A massive winter storm delayed a closely watched vote in Virginia on a natural gas pipeline compressor station that’s been the frequent target of protests.
Such is the uproar over the station, part of the proposed Atlantic Coast Pipeline, that some are calling it Virginia’s Standing Rock, referencing the 2016 protests over the Dakota Access Pipeline that was to run through Native American tribal lands.
A citizen panel that votes on air pollution permits was set to decide Monday whether Virginia’s most powerful corporation can build a natural gas compressor station in a historical African-American community. But the state on Sunday announced the meeting was being pushed back to Dec. 19 because of a winter storm that has made roads dangerous.
Dominion Energy needs the State Air Pollution Control Board to sign off on a permit to build a station in Buckingham County to pump gas through the planned Atlantic Coast Pipeline.
The upcoming vote has become a flashpoint in the yearslong fight over the pipeline and a political imbroglio for Gov. Ralph Northam, who has come under intense criticism for his recent removal of two board members ahead of the vote.
The proposed site is about an hour west of Richmond in Buckingham County’s Union Hill, a community founded by freed slaves.
Dominion, the lead developer of the pipeline and dominant force in Virginia politics, said it chose the location because it had sufficient acreage for sale and intersects with an existing pipeline. The proposed 600-mile (966-kilometer) Atlantic Coast Pipeline would carry fracked natural gas from West Virginia into Virginia and North Carolina.
Both Dominion and the Northam administration have said they’ve worked carefully to ensure the station will be as environmentally friendly as possible and won’t harm nearby residents.
“It is the strictest permit for a compressor station in the country,” said Secretary of Natural Resources Matt Strickler.
But opposition has been fierce, both from groups that don’t want the pipeline built at all and by others who worry exhaust from the compressor station will hurt the low-income and elderly residents who live nearby.
Some opponents have accused Dominion of trying to take advantage of Union Hill’s black residents. Richard Walker, who says his great-grandfather bought a 25-acre homestead in Union Hill for $15 in 1885 as a freed slave, said Dominion is engaged in “environmental racism.”
He said Dominion recently duped the state NAACP into sending a letter to public officials saying it was satisfied with the progress Dominion was making with Union Hill residents. The NAACP quickly reversed course and reaffirmed its opposition to the compressor station after the letter was made public. NAACP president Kevin Chandler did not return a request for comment.
“The same exploitation that took place 100 years ago is still taking place,” said Walker, who currently lives in Richmond but has several elderly cousins who live in Union Hill.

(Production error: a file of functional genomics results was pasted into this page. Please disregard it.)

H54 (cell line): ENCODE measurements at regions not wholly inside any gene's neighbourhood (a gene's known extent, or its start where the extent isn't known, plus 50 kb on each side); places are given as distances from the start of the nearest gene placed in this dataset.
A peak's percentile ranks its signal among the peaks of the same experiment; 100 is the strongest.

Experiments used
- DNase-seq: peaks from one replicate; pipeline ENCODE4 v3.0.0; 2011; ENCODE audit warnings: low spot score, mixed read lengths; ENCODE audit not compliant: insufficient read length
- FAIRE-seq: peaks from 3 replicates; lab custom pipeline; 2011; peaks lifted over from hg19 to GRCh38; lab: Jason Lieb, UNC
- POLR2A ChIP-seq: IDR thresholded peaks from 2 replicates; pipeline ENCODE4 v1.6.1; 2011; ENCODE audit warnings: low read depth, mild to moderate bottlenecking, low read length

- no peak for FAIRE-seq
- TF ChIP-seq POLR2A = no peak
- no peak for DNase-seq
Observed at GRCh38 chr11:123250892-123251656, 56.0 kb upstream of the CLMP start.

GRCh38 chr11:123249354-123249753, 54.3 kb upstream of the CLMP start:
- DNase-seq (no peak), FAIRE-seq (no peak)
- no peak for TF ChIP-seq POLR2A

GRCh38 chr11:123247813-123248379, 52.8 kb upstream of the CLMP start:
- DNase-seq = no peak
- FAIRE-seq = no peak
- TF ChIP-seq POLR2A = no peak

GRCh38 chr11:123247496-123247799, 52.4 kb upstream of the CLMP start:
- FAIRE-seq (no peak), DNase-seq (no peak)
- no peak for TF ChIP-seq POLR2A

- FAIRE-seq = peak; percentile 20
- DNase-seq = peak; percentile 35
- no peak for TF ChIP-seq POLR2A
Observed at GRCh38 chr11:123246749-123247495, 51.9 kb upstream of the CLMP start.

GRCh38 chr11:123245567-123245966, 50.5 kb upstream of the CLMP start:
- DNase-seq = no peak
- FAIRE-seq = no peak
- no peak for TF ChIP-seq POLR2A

Dominion has strongly denied the charge and has said it has deep respect for the community and wants to be a constructive partner. The company has recently offered to give more than $5 million to help improve Union Hill.
The air pollution board was supposed to decide the issue early last month, but delayed a vote amid concerns that state’s Department of Environmental Quality hadn’t properly considered environmental justice issues when endorsing the permit.
Shortly afterward, Northam removed two members of the board whose terms had expired this summer and named two replacements he later said won’t be voting on the compressor station permit. That leaves four members who can vote later this month, as one of the remaining five members has recused himself over a conflict of interest.
One of the board members Northam removed is Sam Bleicher. He previously abstained on voting for a permit for one of Dominion’s natural gas power stations in 2016, saying he thought new natural gas plants and pipelines were a serious mistake for the environment. But Bleicher said those views would not have affected his vote on the compressor station and should not have been cause for his removal.
“It’s a completely different situation,” he said. “It’s not about the pipeline, it’s about the location of the compressor station.”
Northam said he’d planned on naming replacements after the November vote and decided to move ahead anyway after the vote was delayed. He said he’s agnostic on how the board votes, and was not influenced by Bleicher’s past statements or by Dominion.
“As far as the pipeline … there’s not a lot of middle road on that issue,” Northam said in a recent radio interview. “I’ve tried to be as fair as I can.”
But the move shocked some of the governor’s closest allies in the environmental community and enraged some supporters, who have said he owes the public a better explanation.
“It’s hurt and tarnished the governor’s reputation,” said Del. Mark Keam.
Dominion spokesman Aaron Ruby said the company doesn’t comment on board positions.
“The governor makes his own decisions about his appointments,” Ruby said.
– ALAN SUDERMAN, AP